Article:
(HealthDay)—Most practices are complying with the American Academy of Ophthalmology tips for scheduling sufferers during the COVID-19 pandemic, in keeping with a research revealed on-line Aug. 5 in JAMA Ophthalmology.
Matthew R. Starr, M.D., from the Wills Eye Hospital at Thomas Jefferson University in Philadelphia, and colleagues surveyed 40 randomly chosen non-public practices and 20 college facilities from 4 areas throughout the nation to evaluate practice patterns for widespread ocular complaints during the preliminary stage of the COVID-19 pandemic. Responses to a few clinical scenarios (refraction request, cataract analysis, and signs of a posterior vitreous detachment) have been in contrast.
The researchers discovered that 5 % of personal practices have been closed, 60 % have been solely seeing urgent sufferers, and 35 % remained open to all sufferers; the corresponding numbers for college facilities have been 10, 85, and 5 %. Telemedicine measures have been comparable throughout observe varieties. Compared with non-public practices, college facilities have been extra prone to point out preparations to restrict the unfold of COVID-19 (85 versus 35 %). Next out there appointments for cataract evaluations have been obtained sooner for personal observe versus college facilities (imply time to go to of 22.1 versus 75.5 days). Similarly, non-public practices have been extra prone to be out there to see patients with flashes and floaters (75 versus 40 %).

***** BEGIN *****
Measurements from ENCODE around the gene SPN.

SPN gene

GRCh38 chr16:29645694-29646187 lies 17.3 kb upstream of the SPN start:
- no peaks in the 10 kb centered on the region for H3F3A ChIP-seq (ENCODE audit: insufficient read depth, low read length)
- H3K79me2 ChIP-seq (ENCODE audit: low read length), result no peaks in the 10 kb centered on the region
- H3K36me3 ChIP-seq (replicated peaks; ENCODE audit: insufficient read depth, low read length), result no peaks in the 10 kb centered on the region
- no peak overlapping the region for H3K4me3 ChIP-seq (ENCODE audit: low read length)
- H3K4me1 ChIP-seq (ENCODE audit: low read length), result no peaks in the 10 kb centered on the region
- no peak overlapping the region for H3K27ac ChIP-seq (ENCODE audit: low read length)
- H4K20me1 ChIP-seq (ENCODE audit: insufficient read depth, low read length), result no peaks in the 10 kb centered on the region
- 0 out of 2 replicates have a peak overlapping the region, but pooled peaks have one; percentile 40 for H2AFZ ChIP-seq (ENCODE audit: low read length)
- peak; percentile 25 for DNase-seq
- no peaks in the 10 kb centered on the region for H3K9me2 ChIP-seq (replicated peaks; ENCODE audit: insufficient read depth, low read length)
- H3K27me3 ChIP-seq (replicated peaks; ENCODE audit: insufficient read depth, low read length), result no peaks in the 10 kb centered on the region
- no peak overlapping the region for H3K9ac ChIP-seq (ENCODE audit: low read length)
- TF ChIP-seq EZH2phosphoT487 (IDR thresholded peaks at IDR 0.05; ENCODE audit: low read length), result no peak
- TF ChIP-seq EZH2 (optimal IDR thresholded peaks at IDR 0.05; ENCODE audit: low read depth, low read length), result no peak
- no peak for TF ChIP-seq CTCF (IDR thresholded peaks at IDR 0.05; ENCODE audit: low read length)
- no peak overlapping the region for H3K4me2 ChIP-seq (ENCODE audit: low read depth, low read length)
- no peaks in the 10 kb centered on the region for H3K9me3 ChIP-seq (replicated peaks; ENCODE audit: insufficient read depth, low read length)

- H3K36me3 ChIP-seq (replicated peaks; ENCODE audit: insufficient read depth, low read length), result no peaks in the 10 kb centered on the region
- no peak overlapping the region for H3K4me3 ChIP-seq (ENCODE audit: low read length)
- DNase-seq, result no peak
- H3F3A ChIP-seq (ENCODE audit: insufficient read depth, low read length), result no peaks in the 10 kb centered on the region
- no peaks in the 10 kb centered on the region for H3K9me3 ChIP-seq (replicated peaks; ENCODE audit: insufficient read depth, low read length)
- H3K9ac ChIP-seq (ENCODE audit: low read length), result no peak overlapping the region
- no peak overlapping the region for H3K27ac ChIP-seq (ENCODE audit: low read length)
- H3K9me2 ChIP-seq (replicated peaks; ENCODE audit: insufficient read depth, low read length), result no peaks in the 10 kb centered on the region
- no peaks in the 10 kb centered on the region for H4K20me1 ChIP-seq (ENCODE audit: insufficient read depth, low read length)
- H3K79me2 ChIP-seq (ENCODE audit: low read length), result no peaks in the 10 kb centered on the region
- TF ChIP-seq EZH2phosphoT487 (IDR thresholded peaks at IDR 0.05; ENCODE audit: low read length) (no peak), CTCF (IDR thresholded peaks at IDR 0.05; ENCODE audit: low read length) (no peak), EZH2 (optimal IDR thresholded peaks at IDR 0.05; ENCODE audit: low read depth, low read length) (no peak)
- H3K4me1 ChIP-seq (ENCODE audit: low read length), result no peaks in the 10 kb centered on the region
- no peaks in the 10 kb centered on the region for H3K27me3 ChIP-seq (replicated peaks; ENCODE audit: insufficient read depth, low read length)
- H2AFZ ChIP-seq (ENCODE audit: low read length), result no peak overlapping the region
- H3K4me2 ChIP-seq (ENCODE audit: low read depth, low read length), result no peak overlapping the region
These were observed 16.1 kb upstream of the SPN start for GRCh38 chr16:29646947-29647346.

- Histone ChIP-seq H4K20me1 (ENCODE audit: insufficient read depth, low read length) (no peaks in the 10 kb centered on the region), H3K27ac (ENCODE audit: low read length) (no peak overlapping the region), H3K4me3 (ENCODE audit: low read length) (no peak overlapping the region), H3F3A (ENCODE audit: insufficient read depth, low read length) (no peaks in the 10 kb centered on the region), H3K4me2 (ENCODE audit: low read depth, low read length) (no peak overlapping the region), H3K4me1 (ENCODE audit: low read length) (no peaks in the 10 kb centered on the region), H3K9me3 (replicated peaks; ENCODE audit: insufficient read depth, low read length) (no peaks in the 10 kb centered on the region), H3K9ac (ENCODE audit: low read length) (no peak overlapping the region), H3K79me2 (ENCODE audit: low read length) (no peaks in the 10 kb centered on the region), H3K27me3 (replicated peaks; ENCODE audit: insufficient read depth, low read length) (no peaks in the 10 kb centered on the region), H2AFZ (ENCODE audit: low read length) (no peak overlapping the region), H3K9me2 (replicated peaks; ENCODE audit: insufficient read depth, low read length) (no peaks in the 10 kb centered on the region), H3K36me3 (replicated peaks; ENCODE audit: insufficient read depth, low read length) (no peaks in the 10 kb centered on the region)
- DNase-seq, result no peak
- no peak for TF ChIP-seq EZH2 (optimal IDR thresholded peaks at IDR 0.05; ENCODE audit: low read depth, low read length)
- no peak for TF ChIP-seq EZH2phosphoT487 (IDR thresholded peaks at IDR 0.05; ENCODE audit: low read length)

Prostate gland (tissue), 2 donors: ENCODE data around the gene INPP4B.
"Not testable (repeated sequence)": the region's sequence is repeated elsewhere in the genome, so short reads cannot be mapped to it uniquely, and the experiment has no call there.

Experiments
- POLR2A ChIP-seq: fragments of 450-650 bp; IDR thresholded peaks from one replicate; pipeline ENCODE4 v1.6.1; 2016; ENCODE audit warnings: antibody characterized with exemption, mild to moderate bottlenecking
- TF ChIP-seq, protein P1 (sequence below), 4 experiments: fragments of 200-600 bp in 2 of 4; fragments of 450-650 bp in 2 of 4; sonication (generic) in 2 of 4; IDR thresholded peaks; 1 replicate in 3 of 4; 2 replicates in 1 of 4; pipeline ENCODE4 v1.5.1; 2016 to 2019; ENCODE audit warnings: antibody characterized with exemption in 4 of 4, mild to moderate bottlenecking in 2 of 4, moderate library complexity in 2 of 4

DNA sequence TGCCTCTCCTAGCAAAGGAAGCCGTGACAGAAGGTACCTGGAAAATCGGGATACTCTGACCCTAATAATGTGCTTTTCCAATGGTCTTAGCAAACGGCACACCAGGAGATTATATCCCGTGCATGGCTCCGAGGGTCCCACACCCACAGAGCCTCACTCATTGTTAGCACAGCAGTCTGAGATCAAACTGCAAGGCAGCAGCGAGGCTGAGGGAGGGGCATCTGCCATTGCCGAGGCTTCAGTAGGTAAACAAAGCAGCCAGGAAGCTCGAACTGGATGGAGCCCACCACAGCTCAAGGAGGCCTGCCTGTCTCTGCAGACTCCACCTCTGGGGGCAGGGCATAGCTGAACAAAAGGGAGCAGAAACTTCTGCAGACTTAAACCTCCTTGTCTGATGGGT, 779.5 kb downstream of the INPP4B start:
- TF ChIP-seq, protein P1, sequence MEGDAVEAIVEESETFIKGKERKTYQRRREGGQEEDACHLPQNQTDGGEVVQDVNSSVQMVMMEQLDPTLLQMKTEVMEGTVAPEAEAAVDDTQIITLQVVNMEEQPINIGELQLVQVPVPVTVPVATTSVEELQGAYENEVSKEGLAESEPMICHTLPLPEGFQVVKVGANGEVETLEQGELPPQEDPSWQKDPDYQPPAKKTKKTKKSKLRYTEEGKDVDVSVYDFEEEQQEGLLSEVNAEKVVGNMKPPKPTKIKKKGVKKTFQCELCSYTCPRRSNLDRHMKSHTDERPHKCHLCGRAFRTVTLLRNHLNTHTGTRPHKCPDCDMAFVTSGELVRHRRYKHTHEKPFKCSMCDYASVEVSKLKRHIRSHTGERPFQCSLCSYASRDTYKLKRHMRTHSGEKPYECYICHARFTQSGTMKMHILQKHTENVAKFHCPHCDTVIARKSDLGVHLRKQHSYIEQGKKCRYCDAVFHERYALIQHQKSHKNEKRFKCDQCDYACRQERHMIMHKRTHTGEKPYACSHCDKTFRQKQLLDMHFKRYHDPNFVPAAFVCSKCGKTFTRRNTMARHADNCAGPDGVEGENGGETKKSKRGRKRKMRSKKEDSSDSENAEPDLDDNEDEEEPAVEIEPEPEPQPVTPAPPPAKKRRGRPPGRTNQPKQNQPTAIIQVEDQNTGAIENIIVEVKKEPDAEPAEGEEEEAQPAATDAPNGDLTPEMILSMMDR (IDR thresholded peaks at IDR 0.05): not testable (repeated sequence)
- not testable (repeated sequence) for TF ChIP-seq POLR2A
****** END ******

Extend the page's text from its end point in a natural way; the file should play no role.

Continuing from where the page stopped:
Several authors disclosed monetary ties to the pharmaceutical trade.
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Most eye practices seeing urgent cases during COVID-19 (2020, August 10)
retrieved 10 August 2020
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